Skyrim Character Creation
Bryan Haag / Apr 21st, 2013 No Comments
The hardest part of any Elder Scrolls game is figuring out how to build a character and that is the same for Skyrim character creation. I know I have spent far too long creating my wood elf rogue than I had traversing any dungeon in Skyrim. For many gamers creating your character is a long and arduous process, especially for a roleplayer or anyone that will be spending days of playtime in Tamriel. There are a near infinite amount of creative options when you’re trying to make the most badass Dragonborn to ever grace the tundra of Skyrim, but since the change from Oblivion’s character creator it’s been harder to be overly unique.
[adsense250itp]Bethesda changed it up with Skyrim’s character creation. It is a lot harder to make an “ugly” character compared to Oblivion’s. Way back then a gamer could come out of the imperial sewers as a neon-purple Orc with a face that resembled a partially cooked pancake. As someone who likes to roleplay my way through games making that kind of character takes you completely out of the Elder scrolls universe, but is a nice fun addition to a 2nd or 3rd or 18th play-through.
The entirety of Skyrim character creation has streamlined it’s creation by creating a much more conservative program and limited the drastic amount of change the sliders affected. Cranking that nose length bar up to max won’t make your character have a Pinocchio-length snout. This limitation acts as an immersion guard and an open ticket for modding. It’s difficult to image that a fluorescent elf is this legendary Dragonborn and not some kind of failed government experiment that got out, and this may have been Bethesda’s driving force in limiting character creation options.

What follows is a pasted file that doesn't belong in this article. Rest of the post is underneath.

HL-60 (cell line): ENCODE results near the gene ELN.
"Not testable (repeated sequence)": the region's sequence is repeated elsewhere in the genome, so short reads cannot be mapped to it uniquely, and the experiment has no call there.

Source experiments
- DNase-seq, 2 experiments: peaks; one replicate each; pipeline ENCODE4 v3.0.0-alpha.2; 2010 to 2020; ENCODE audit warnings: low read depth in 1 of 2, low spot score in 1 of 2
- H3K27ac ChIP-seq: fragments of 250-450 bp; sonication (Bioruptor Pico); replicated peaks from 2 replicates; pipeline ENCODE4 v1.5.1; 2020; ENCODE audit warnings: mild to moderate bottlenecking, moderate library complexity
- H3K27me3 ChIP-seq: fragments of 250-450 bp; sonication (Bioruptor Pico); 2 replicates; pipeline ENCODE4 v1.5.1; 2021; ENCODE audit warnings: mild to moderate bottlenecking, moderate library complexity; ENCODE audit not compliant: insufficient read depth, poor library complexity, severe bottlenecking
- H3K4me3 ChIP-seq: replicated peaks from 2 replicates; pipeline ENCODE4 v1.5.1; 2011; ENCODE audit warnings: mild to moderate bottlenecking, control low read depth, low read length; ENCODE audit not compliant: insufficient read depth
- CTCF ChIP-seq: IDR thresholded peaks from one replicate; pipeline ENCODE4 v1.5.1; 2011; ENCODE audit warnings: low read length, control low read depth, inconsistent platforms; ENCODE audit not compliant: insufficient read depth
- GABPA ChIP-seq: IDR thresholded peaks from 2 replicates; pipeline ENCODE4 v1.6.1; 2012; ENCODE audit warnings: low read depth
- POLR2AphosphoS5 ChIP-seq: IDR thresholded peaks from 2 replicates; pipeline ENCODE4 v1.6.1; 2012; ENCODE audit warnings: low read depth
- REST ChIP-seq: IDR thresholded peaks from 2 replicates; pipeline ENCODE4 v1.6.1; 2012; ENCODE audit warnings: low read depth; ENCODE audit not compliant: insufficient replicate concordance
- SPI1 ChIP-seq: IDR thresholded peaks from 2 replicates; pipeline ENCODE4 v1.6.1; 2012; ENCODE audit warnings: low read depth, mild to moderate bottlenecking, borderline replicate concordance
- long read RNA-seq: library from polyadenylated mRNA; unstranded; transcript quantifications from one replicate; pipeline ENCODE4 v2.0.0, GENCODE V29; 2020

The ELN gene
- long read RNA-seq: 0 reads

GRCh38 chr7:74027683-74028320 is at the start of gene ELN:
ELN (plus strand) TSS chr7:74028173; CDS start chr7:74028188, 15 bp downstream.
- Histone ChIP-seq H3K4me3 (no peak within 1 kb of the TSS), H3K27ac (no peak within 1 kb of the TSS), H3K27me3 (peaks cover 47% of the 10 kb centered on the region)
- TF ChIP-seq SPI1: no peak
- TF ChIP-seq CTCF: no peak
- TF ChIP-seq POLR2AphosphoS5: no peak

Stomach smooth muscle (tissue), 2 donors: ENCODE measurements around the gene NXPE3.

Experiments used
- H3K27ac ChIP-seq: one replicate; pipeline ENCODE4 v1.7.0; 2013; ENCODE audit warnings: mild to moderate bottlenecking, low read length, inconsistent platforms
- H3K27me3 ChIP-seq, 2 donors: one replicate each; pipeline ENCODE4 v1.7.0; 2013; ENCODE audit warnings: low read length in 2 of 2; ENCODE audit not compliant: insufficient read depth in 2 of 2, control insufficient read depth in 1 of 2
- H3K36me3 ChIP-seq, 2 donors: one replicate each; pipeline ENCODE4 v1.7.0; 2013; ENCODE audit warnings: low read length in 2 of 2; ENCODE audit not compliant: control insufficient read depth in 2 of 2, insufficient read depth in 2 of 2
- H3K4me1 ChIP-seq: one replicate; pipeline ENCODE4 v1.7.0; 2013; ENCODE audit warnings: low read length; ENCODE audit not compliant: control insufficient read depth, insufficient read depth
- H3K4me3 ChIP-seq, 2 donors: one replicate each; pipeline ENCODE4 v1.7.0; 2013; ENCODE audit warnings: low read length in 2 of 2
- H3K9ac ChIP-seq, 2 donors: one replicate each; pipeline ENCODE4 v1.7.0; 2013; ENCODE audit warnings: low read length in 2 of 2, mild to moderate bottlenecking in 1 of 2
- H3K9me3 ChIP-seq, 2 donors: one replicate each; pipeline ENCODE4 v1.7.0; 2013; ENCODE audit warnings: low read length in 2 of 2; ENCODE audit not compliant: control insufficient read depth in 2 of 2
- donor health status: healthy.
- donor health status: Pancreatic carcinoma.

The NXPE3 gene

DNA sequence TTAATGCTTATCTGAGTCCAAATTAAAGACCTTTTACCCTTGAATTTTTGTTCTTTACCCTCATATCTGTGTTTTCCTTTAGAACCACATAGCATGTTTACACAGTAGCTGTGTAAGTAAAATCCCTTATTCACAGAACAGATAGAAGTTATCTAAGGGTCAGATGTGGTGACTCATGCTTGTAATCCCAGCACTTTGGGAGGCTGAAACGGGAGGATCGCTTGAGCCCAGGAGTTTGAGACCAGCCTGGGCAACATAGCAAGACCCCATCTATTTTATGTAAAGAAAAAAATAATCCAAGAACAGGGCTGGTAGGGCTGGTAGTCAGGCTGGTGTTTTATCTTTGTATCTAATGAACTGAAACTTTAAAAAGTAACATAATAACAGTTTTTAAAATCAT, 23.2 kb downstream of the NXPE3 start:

Oblivion’s character creation, while crazy did give a lot more freedom in terms of character diversity. When I look at my friend’s Skyrim characters and even the NPC’s in game it’s difficult to see a lot of variation. It reminded me of a MMO with six different face presets. Oblivion was outrageous, but it allowed a lot of unique faces. Players could replicate real people using the oblivion engine much more efficiently than in Skyrim. Unless you were trying to re-create the members of a Norwegian metal band Skyrim’s ability to add variation was lacking.
The modding community has expanded upon vanilla Skyrim’s initial character creation through two popular mods: RaceMenu and Enhanced Character Edit(ECE). RaceMenu combines aspects from the original creator into one system and allows overlap of features like war paint. It isn’t a drastic change, but allows more options for someone looking to create a quality character that will easily fit into the vanilla Skyrim build. ECE adds in completely new sliders for a more complex and extensive character creation and allows you to save presets that you can load at any time. With over 40 news sliders ECE add in so much potential into character creation. ECE adds to Skyrim what the Oblivion character creation wishes it had. The facial options available range from hyper realistic to anime-style features.
tags: bethesda , elder scrolls , skyrim